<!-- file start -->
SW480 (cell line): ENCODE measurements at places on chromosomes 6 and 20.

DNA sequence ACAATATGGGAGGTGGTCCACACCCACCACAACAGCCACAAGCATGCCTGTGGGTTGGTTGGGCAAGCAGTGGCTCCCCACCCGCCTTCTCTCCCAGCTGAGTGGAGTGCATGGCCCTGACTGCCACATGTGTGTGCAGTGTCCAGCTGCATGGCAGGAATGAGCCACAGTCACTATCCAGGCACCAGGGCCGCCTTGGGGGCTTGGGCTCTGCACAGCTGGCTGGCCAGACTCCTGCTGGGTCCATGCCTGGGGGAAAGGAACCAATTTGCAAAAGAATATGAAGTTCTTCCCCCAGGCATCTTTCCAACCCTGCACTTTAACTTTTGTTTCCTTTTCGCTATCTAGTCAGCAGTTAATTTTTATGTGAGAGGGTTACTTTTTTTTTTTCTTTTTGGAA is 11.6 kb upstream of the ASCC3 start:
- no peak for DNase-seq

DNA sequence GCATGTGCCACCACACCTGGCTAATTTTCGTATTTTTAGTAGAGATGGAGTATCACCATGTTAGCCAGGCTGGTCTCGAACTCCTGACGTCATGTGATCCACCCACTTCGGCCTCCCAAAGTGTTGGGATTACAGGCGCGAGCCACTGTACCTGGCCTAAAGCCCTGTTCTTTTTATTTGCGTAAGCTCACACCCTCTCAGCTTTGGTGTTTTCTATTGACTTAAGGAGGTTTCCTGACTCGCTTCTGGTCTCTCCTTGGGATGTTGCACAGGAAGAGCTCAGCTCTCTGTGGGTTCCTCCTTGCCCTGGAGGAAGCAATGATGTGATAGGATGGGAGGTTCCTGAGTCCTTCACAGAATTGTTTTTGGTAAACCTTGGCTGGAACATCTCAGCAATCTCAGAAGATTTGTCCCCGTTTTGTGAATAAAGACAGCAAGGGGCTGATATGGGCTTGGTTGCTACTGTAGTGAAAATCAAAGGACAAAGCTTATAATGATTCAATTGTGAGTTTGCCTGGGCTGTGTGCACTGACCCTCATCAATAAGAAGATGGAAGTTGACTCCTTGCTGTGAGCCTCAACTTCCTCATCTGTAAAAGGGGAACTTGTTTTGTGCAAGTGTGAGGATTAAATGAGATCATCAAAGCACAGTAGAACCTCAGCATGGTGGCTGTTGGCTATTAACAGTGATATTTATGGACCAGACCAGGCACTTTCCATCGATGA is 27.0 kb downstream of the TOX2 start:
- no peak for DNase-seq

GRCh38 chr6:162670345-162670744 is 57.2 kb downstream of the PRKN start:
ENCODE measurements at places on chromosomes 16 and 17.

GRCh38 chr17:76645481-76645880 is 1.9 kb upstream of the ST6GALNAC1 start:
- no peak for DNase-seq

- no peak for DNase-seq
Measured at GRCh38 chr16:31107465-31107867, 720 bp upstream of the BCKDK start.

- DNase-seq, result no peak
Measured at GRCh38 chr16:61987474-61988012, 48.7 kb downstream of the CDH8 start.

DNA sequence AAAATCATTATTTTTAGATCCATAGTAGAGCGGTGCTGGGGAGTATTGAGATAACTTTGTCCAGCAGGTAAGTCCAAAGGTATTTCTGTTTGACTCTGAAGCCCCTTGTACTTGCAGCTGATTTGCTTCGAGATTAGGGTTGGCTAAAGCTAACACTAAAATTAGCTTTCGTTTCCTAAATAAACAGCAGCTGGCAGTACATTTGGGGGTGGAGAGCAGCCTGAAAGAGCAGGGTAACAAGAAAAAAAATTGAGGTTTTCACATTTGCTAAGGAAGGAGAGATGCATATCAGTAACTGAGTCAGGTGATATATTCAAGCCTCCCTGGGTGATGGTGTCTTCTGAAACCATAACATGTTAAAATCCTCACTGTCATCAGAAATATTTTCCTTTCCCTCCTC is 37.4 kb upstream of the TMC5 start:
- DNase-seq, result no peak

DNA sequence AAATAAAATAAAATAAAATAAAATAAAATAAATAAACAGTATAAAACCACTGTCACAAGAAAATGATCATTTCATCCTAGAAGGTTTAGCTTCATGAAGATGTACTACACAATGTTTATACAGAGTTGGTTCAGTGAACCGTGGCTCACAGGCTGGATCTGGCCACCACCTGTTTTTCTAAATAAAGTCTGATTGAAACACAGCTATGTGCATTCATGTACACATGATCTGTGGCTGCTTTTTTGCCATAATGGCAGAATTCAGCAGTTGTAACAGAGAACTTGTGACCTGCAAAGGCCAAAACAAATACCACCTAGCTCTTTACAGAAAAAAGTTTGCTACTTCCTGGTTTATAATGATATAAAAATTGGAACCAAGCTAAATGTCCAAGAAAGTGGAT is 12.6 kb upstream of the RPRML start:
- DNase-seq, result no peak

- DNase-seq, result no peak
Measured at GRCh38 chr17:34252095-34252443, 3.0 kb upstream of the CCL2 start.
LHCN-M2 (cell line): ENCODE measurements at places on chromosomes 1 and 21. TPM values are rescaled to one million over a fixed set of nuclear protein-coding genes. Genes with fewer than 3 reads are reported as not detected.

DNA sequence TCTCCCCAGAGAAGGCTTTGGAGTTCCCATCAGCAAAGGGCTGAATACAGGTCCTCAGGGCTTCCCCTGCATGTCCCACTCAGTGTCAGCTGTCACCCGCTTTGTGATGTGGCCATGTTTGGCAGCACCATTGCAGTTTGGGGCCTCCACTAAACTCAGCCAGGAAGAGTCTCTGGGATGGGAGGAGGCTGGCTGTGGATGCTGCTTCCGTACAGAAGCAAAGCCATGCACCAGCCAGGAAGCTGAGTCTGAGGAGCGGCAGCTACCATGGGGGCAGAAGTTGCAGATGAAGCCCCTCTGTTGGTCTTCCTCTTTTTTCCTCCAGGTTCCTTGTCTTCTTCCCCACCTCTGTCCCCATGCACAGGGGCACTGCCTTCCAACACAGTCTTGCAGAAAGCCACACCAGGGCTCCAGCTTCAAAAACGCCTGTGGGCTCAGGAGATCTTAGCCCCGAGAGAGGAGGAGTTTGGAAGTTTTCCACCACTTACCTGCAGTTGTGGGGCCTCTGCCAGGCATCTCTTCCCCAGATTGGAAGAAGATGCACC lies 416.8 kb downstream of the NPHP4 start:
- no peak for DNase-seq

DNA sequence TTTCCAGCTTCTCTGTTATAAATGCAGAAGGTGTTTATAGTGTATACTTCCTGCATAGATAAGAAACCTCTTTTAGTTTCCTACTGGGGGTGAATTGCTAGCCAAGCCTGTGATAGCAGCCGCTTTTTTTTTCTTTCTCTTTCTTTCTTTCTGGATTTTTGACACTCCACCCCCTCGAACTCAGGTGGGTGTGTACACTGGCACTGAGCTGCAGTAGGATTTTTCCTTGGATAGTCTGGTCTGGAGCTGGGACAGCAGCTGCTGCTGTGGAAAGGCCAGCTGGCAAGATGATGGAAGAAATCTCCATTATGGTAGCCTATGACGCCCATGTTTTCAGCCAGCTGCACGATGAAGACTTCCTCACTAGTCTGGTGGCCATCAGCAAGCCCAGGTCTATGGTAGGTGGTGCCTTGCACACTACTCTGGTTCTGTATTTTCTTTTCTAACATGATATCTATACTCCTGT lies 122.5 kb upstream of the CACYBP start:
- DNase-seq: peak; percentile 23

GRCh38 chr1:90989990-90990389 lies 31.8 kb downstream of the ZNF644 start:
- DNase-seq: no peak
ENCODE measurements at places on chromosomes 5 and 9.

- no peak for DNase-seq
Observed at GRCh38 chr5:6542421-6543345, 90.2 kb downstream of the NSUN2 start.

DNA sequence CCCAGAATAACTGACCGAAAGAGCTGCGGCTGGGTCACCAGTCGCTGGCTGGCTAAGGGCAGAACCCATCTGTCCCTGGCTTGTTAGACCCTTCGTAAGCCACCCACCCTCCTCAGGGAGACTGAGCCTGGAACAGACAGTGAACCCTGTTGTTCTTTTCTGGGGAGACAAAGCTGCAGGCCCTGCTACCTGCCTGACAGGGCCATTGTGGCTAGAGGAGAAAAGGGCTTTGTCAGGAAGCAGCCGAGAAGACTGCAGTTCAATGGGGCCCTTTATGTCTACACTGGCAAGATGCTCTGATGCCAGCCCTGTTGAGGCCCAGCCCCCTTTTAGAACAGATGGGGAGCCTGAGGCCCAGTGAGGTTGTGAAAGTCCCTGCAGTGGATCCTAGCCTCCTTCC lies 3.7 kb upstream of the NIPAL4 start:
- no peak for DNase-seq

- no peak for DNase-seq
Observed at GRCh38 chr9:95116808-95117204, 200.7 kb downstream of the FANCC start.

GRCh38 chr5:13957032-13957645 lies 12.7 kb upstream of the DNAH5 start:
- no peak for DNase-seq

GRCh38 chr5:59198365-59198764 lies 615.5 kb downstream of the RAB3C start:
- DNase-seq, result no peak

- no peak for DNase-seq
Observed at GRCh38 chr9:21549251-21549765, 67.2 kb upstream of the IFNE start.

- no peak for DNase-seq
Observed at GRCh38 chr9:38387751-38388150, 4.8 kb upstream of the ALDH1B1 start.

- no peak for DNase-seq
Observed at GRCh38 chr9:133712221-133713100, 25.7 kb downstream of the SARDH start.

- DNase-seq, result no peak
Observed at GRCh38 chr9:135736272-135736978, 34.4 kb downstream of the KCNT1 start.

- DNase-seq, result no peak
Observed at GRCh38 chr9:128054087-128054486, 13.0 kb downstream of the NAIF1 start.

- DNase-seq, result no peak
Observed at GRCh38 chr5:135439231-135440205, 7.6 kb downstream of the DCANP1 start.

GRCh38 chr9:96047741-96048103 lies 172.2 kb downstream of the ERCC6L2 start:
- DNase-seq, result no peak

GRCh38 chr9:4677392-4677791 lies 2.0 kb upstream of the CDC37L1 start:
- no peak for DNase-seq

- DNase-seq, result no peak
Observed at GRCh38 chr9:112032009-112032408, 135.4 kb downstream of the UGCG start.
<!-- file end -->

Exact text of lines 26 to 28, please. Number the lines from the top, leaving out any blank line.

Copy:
- DNase-seq: no peak
ENCODE measurements at places on chromosomes 5 and 9.

- no peak for DNase-seq